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Re: CL package serious deficiencies

From: Stefan Monnier
Subject: Re: CL package serious deficiencies
Date: Fri, 10 Feb 2012 13:24:00 -0500
User-agent: Gnus/5.13 (Gnus v5.13) Emacs/24.0.92 (gnu/linux)

>> I've used incf occasionally, but don't find it terribly important.
> I find it adds readability, since you don't have to see that
> "(setq foo (1+ foo))" has the same `foo' both places.

No disagreement (I also dislike such duplication, which is why I insist
on using (set (make-local-variable 'var) val)), I just don't find it's
often enough important (in my experience it's not used that often, and
most times it's used, it's used on locally-bound variables with short
This said, if/when we have `setf', then there's no reason not to have

>>> `plusp'?
>> Never used it.  (> n 0) is no shorter than (plusp n) and is just as
>> clear, so I really don't see the benefit.
> Again, I think it's usually more readable, because (as with `zerop')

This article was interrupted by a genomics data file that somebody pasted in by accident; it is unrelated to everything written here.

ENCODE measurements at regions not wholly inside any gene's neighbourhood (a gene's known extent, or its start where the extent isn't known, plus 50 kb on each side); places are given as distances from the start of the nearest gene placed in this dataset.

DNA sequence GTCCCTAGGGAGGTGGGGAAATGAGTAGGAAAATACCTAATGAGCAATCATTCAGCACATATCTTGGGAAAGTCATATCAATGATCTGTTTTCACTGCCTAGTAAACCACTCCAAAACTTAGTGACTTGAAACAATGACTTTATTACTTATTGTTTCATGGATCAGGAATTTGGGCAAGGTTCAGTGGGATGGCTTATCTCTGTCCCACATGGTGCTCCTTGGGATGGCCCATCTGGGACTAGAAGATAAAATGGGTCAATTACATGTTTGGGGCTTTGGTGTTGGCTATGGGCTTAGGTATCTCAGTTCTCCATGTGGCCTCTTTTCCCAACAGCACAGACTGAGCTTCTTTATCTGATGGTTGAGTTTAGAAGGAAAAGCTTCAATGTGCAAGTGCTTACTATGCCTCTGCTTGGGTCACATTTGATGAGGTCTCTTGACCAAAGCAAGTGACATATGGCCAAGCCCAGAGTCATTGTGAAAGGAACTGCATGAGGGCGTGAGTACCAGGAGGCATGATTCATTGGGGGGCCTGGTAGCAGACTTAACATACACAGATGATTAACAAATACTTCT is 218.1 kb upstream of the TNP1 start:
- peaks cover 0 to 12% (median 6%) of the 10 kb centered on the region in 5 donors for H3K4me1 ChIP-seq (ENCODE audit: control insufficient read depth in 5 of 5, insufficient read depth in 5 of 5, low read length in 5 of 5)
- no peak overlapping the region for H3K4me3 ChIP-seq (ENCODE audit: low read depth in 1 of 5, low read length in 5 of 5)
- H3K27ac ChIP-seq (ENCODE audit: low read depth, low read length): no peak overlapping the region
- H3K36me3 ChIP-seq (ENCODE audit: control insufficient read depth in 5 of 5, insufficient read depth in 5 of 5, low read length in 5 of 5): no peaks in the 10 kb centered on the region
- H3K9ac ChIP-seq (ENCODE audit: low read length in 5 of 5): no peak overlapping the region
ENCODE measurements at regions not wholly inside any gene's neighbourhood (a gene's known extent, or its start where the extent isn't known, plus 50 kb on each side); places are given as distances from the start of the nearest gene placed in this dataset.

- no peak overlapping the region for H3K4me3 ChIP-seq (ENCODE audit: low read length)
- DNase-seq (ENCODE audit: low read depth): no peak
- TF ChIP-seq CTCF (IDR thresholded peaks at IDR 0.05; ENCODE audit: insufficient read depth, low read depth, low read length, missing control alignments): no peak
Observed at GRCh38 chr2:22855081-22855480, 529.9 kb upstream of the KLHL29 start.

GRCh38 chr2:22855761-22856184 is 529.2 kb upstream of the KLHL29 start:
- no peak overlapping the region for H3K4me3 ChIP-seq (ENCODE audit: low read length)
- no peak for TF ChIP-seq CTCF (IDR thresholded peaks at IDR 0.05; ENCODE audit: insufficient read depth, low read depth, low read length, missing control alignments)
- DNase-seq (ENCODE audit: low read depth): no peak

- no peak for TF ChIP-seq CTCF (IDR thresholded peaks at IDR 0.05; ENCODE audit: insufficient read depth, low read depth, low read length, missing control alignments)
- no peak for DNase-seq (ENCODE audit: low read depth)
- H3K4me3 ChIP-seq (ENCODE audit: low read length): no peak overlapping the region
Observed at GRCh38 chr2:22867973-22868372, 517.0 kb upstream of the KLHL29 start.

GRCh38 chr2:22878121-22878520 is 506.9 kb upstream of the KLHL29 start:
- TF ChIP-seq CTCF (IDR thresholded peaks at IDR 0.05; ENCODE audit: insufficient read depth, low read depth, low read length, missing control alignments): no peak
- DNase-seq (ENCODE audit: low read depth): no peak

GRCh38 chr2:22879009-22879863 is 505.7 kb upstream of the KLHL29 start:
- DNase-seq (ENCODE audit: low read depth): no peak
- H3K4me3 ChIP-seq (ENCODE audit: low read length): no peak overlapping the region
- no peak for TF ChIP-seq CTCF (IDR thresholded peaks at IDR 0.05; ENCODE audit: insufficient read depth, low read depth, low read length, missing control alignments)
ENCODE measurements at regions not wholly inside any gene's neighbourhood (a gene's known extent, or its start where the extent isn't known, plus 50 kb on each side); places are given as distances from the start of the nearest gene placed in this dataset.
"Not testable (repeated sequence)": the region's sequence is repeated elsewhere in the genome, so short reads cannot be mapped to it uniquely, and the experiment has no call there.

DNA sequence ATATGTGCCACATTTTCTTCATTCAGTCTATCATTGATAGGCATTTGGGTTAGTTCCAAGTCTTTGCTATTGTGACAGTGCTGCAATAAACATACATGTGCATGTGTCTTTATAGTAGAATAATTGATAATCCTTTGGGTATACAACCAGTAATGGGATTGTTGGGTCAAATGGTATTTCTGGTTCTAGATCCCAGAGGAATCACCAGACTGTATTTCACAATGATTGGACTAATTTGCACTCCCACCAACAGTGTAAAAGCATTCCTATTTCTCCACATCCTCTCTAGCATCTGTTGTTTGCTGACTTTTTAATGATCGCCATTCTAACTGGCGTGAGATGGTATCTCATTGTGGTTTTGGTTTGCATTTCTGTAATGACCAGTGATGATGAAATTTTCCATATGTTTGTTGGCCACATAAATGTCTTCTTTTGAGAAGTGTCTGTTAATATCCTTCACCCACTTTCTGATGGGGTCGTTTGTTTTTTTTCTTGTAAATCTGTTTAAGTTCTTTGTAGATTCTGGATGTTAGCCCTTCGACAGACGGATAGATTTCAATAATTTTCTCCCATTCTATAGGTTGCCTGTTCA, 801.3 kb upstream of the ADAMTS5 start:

> it's immediately obvious what the condition is.  Especially with longer
> parameters:

> (plusp (1+ (foo-thing-that-computes-something)))
> vs
> (> (1+ (foo-thing-that-computes-something)) 0)

that's because you write it wrong:

  (< 0 (1+ (foo-thing-that-computes-something)))
  (< -1 (foo-thing-that-computes-something))

aka (assuming it's integer)

  (<= 0 (foo-thing-that-computes-something))

> I think the `-if' and `-if-not' help with reading comprehension, because
> you're signalling in the function name what you mean to do, and you
> don't have to read the predicate as thoroughly.  And the predicate can
> be written clearer, too.  If you don't have both forms, the predicate
> often tends to look like `(lambda (foo) (not ...))', which makes my
> brain hurt.

That's just a question of habit, really.

[ You might prefer "delete-if (¬ ∘ pred) list", of course.  ]


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